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When Saudi Arabia’s King Salman bin Abdulaziz arrived in Brunei earlier this year in a highly touted tour of Asia, the two oil-rich nations’ dynastic leaders exchanged diplomatic pleasantries but did not announce any new major economic or investment initiatives.
Receiving less attention, however, was a new investment deal signed a few weeks later between China’s Zhejiang Hengyi company and a Brunei partner for a US$3.5 billion integrated oil refinery and aromatic facility that is expected to begin producing eight million barrels of oil, 1.5 million tons of paraxylene and 500,000 tons of benzene annually in 2019.
The contrast in Chinese and Saudi Arabian commitments revealed a significant shift in the sultanate’s economic direction. The strict Islamist Sultanate once looked largely to the Middle East or elsewhere in the Muslim world for trade and investment ties but now relies increasingly on China. The Hengyi deal represented one of the largest foreign investments in Brunei in recent years.
In the first quarter of 2016, as the dip in global fuel prices started to bite in Brunei, Chinese investments surged to US$86 million, compared to just US$9.6 million for all of 2015. Total consolidated Chinese investment in Brunei is now estimated at around US$6 billion and scheduled to rise as Beijing cranks up its One Belt, One Road initiative.
In February, Yang Jian, China’s ambassador to Brunei, said the sultanate is an “important” country in the US$1 trillion infrastructure scheme. Brunei, ranked recently by Forbes magazine as the world’s fifth wealthiest nation due to its extraordinary oil and gas wealth, is strategically positioned for China’s scheme near the geographic center of Southeast Asia and overlooking the strategic South China Sea.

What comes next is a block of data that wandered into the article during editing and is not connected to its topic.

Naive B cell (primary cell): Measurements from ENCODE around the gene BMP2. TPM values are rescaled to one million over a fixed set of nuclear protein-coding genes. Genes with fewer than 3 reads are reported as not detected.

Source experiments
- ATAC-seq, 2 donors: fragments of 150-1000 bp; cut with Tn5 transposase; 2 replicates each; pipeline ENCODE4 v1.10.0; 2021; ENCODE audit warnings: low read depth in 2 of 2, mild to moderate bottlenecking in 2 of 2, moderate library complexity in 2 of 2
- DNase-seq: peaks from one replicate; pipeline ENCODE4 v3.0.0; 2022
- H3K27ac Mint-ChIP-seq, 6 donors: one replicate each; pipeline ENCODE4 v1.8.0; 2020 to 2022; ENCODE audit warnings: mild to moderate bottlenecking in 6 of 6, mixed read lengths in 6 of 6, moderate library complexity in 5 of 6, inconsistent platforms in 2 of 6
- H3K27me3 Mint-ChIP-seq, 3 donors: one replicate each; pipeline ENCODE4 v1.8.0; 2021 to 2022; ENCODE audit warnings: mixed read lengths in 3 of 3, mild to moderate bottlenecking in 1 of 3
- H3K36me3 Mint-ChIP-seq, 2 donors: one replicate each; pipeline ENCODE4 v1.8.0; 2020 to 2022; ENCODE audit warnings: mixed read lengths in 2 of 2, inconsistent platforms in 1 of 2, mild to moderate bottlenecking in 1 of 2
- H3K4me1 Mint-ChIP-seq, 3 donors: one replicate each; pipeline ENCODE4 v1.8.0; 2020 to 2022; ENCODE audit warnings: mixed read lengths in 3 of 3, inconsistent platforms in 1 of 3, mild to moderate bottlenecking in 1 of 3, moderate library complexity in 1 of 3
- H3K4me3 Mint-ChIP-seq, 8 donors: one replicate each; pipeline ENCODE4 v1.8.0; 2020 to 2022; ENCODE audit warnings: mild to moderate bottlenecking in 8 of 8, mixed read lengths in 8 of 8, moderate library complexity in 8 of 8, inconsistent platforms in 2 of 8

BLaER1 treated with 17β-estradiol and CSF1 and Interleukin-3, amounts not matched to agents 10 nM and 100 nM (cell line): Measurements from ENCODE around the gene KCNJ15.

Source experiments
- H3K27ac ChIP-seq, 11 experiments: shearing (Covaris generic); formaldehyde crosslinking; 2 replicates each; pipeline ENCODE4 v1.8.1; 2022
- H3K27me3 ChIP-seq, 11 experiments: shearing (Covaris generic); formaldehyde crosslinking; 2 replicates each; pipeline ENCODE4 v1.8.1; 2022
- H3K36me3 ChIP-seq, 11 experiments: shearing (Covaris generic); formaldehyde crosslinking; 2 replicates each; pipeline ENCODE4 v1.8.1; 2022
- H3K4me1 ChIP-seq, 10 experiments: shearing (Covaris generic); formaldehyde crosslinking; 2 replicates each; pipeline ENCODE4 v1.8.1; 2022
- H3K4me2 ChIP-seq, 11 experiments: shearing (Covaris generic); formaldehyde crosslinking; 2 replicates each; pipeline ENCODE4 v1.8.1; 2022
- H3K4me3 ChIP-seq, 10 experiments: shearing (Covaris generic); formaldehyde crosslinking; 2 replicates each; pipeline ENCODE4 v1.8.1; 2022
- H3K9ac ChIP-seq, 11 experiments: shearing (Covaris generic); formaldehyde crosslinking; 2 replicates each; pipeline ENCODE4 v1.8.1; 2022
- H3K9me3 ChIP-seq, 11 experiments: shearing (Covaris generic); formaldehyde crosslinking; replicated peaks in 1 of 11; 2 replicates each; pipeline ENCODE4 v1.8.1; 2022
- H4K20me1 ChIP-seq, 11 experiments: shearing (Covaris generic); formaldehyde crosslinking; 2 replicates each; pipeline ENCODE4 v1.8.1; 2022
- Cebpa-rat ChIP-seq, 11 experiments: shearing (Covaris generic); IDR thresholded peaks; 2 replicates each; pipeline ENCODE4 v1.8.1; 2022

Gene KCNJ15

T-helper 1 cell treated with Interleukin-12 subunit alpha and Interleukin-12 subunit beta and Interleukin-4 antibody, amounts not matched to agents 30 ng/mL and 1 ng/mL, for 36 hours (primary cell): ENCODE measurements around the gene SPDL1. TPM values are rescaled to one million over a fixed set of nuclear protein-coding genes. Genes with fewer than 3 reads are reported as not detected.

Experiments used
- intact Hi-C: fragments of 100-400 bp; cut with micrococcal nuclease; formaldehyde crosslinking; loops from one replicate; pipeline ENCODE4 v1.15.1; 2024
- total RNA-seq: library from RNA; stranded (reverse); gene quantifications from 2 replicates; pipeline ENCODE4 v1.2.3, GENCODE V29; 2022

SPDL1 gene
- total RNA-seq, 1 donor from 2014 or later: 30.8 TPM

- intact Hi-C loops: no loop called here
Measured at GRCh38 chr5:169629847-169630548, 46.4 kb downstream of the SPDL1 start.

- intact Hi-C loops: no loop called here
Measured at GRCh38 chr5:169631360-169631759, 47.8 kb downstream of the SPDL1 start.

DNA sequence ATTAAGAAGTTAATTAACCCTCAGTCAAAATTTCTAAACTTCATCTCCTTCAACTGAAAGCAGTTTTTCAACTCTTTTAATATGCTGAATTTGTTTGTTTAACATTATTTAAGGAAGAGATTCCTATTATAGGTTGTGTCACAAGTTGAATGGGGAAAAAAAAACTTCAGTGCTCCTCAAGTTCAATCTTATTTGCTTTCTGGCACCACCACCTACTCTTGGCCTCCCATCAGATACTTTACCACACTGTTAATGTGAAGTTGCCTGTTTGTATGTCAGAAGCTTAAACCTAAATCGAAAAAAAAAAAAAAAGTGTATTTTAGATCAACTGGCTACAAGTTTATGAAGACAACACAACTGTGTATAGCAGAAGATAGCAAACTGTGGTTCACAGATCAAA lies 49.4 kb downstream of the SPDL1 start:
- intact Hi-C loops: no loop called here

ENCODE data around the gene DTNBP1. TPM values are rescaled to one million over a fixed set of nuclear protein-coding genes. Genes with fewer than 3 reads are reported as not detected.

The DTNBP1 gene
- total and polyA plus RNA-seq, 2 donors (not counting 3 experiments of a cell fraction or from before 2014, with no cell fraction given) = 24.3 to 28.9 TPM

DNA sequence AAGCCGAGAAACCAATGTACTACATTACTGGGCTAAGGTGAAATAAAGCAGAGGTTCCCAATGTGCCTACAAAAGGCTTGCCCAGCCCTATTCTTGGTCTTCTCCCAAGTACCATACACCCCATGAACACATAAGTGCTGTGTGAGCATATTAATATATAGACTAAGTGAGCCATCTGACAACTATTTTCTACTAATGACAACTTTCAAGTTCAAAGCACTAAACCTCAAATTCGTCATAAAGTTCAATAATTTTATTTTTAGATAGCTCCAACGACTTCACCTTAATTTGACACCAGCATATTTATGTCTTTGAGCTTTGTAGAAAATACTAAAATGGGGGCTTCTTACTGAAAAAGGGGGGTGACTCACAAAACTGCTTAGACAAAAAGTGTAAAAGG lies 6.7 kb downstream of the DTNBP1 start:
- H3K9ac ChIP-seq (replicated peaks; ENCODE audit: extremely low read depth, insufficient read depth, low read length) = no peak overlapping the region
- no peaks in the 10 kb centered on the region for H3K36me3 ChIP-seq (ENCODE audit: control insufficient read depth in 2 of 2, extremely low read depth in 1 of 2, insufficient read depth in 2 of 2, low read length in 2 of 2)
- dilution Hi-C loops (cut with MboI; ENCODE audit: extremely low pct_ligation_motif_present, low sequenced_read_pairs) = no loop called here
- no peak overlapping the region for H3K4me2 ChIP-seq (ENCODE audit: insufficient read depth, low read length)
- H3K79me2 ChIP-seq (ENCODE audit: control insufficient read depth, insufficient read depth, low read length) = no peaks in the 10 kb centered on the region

Bilateral economic ties to date have centered on energy shipments. Although China’s petroleum demand fell last year – growing at just 2.5% compared to 3.1% in 2015 – it was the world’s largest purchaser during the first quarter of this year. China imported 9.21 million barrels of oil a day in March, up 11% from February.
Those ties are now rapidly growing beyond petroleum trading. In April 2016, China Telecom Global, one of the country’s largest telecom operators, partnered with Telekom Brunei to expand local networks and improve connectivity.
Three months later, Hiseaton Food Co Ltd, based in China’s Guangxi region, joined with a government-linked company to create an offshore aquaculture farm. As part of the scheme, China agreed to send scientists and experts to establish a Brunei-Chinese aquaculture research center.
Shenglong New Energy Automobile, a China-based electric vehicle manufacturer, meanwhile, committed in September to build an assembly plant in Brunei for electric and renewable-energy fueled vehicles, including cars, mopeds and buses.
In line with China’s growing strategic investments in regional ports, Guangxi Beibu Gulf Port Group began operating Brunei’s largest container terminal in February in conjunction with a local government-linked firm.
In December, Bank of China opened its first office in Bandar Seri Begawan, the capital, a move into the local finance industry expected to facilitate trade and provide funding for Brunei’s small-to-medium enterprises, many of which need new investment to achieve the economies of scale necessary to compete globally.
China’s investments come at a time Brunei is desperate to diversify its economy away from energy exports and into more manufacturing and services. In recent years, more than 60% of gross domestic product (GDP) was derived from oil and gas. Fuel shipments account for around 95% of Brunei’s total exports and as much as 90% of government revenue, according to official statistics.